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Re: checking out mac resource forks, file checkout order

From: Nico Kadel-Garcia <nkadel_at_comcast.net>
Date: 2006-05-21 19:38:57 CEST

Dave Camp wrote:

> I agree that resource forks should be avoided these days, but your
> assertions that they are unreliable or slow down the file system are
> incorrect.

It means that every single filesystem operation, such as read, write,
delete, rename, or copy takes twice as m any operations: that means
accessing the disk *twice* for a lot of very basic operations. That can and
will slow down the most basic operations. Doubling the complexity of such a
variety of operations also endangers the filesystem: with twice the number
of operations, and those operations tightly cross-linked in such a way that
screwing up either of them screws up the actual file desired, you're just
begging for file system failures.

Apple and their developers have worked hard to stabilize this stuff, and to
take advantage of its features that are why they used it in the first place,
but I've found it quite painful to support.

> A resource fork is essentially a database attached to a data file.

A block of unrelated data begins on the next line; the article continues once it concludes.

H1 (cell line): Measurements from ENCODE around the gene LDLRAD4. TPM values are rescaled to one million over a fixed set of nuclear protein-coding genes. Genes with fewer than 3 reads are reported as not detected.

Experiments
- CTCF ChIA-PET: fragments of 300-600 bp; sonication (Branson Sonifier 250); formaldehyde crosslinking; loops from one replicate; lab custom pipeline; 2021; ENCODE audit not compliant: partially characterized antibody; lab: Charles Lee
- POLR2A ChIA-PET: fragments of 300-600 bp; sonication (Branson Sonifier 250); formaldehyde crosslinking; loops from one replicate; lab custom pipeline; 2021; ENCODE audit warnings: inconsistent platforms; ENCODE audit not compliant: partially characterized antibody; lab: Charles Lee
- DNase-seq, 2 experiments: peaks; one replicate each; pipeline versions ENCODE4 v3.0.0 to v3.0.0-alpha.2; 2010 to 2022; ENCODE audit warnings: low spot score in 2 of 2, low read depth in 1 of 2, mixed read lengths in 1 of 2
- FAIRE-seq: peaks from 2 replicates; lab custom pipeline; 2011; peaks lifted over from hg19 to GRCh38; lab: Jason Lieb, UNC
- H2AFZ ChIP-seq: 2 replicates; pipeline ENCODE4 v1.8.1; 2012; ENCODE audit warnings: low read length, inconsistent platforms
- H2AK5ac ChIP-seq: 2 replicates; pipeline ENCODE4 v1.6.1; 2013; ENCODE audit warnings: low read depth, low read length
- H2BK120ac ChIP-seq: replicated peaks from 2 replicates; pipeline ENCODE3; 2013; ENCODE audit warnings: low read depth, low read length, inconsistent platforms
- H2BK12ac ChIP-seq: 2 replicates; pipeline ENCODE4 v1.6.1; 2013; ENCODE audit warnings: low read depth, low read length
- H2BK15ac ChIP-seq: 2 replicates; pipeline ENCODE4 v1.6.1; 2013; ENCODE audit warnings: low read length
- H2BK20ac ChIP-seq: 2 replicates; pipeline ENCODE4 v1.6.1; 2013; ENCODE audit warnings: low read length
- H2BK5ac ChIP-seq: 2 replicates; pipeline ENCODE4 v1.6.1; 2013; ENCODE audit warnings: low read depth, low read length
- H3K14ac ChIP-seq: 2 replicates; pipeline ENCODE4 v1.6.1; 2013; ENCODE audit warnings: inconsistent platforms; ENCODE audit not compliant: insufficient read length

> They are two separate files that are managed as one by the
> filesystem. Actually, HFS+ supports an arbitrary number of forks on a
> file, not just two. However, I don't think Apple has used more than
> two historically.

True from my experience.

> The only problem with file forks is that they are unique to HFS and
> HFS+. There isn't a good way to represent them on other filesystems
> and source code that isn't Mac specific doesn't know they exist.
> Resource forks don't "double-up on file operations" as the data
> contained in them would have had to have been copied using some other
> method if resource forks had not been used (e.g. data in a separate
> data file, data added to the main file, etc).

Yes, but that data would be in *one file*. That means a single disk-access,
not two. Much of the old resource data, such as associating programs with
files, has since been changed to using three-letter suffixes for file types,
and this seems to be enough.

Most of the resource data is, in fact, not used and useless to normal

> In any event, the original poster should just move to data fork
> resource files. It will solve his issues with subversion and cause
> the least disruption to his code base.

I agree with this completely.

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Received on Sun May 21 19:40:45 2006

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